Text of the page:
"I think in the future urban design will be different—we will start to live with water a little more.... I like to call it 'incremental adaptation'"
—Susy Torriente, Assistant City Manager and Chief Resiliency Officer for the City of Miami
Rising Seas are not on everyone's mind, but for 133 million Americans who will be living near the coast by 2020, it should be.
Sea level is predicted to rise from two to five feet before the end of the century, affecting communities, transforming our coastal landscapes, and changing the way we live.
Will it be fight? Or flight?
Above: Wildwood NJ today and after a 5- to 6-foot rise in sea level.
This is a personal work in progress as I transition from one job to none. Retirement has many definitions. This idea began in January of 2016. I hope to continue to travel the East Coast looking for stories and photographs that help to imagine the changes, adaptations and choices we will face from rising sea level. Cities will fortify themselves, adapt to living with water, or be forced to move their entire populations. Ecosystems will be in transformation from a fresh water environment to one of salt water. And it may take a very long time before the vacation industry can reestablish itself while a beloved barrier island system moves, is submerged and takes new shape from the relentless force of the ocean.
The most difficult challenge for us today: Few but the youngest of us will be alive at the end of the century—these grand geographic transitions will be left to the next generations. We must start to plan now to adapt and innovate new ways live and move populations humanely—not as refugees, but as citizens.
All photographs were taken by me unless noted, and show locations that will be affected by a 5-foot rise in sea level. Maps from NOAA or from Climate Central's Surging Seas (using NOAA data).
Europeans first arrived on North America's Atlantic coast, seeking harbors of refuge in Jamestown, St. Augustine and Plymouth—today among the most vulnerable to rising seas. But also it's where our history was made. Memorable locations like Kitty Hawk, The U.S. Naval Academy, the cherry trees rimming the Tidal Basin in Washington will also be touched by the higher waters.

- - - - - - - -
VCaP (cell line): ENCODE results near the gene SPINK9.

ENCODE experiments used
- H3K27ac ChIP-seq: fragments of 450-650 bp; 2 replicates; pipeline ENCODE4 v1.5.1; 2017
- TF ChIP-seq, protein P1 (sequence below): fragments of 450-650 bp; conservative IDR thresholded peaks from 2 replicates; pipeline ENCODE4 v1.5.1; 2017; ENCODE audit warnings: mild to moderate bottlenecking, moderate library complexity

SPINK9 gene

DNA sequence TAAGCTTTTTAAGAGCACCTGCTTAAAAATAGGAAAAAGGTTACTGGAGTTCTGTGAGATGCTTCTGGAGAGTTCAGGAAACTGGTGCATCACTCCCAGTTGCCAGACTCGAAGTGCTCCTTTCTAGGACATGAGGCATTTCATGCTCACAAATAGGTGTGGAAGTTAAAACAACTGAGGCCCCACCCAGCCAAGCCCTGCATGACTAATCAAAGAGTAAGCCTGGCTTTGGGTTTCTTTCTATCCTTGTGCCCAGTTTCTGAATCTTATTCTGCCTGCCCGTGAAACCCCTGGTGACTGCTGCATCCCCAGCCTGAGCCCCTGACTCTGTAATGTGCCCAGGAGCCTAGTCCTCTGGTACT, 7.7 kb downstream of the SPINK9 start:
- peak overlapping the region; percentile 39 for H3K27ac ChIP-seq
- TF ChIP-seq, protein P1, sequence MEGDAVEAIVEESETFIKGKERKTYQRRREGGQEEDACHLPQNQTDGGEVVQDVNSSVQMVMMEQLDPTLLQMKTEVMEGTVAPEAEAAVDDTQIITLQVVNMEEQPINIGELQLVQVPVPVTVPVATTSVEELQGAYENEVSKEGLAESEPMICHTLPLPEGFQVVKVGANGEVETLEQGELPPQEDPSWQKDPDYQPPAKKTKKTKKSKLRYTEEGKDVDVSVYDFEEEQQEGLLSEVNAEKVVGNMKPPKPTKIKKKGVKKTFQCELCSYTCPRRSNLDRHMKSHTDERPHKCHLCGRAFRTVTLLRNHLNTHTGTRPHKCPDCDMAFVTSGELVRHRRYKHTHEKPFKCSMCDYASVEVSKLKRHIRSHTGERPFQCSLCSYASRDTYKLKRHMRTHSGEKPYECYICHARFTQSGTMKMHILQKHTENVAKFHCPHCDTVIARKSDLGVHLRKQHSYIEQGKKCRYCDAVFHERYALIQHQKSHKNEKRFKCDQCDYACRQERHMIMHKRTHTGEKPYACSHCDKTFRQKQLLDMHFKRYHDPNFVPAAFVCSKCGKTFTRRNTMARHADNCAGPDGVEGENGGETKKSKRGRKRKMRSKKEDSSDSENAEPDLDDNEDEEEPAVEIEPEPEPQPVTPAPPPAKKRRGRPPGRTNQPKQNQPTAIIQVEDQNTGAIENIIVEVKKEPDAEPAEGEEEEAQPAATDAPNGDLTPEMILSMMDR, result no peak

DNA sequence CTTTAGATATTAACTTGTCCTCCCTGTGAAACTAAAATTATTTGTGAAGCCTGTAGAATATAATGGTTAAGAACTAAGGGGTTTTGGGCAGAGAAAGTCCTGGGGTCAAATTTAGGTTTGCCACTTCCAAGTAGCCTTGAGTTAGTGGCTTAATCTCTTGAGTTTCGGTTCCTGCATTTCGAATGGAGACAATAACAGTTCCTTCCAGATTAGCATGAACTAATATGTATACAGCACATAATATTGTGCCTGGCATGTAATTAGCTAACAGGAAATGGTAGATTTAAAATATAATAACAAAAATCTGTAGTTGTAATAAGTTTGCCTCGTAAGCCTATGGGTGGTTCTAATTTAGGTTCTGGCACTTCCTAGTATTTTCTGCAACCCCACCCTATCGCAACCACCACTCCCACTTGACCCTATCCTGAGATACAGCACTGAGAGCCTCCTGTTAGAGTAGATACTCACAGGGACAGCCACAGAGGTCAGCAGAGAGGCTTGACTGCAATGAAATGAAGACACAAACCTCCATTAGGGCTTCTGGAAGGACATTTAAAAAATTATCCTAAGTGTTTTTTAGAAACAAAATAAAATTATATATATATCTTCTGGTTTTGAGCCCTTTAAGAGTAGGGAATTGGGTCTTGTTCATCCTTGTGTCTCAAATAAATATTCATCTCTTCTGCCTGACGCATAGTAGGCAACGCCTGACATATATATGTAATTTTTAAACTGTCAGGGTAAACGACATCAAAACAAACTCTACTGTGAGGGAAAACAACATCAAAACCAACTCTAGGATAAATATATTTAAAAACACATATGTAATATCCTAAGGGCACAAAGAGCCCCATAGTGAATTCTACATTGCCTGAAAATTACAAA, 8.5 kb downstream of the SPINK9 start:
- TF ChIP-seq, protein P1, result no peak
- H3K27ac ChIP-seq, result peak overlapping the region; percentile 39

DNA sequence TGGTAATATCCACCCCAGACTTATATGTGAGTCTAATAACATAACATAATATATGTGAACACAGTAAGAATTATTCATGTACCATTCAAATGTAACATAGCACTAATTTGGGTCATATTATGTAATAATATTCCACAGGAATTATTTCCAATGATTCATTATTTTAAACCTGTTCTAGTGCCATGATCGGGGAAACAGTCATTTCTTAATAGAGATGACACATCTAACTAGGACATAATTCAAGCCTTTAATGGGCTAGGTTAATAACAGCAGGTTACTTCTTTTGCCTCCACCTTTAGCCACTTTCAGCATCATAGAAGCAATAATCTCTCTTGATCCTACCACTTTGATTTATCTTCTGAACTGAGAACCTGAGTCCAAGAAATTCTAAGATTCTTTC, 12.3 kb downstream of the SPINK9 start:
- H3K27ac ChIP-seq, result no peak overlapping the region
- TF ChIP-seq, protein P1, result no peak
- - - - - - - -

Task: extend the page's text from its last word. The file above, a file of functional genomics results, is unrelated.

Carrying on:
where we live
Our coastal communities are as diverse as the people within them. The challenges of Hoboken, New Jersey, are vastly different from those in Hatteras Island, North Carolina, or Fort Lauderdale, Florida. From super-sized luxury resorts on Hilton Head Island to humble homes in a working town like Freeport, Texas, communities will grapple with the decision to adapt or flee.
The forces of change upon millions of acres of protected lands—from parks and national seashores to wildlife reserves—are crucial for bird migration and wildlife habitats. But they are also needed by developed areas to provide a buffer from storms and as a source of fresh water, as the Everglades provides for Miami.
We don't just live and play on the coasts. We work there. And in the course of occupying these fragile places we have built an infrastructure that, in the end, cannot work under water. Building dunes or wider beaches is a temporary fix. Roads, water and waste systems, and utilities will have to be raised or abandoned. The active launch pads at Kennedy Space Center are at risk. And Washington's National Airport will be under water.
Some of my favorite childhood memories are anchored in those days spent on a beach on Lake Erie. For a midwestern boy, the lapping waves were exotic. Today millions of people flock to the Atlantic and Gulf coasts in the summer, creating a culture unique and sometimes similar—the iconic palm tree thrives in any climate—lush in the South and in blue plastic in New Jersey. This coastline culture will be the front line of change.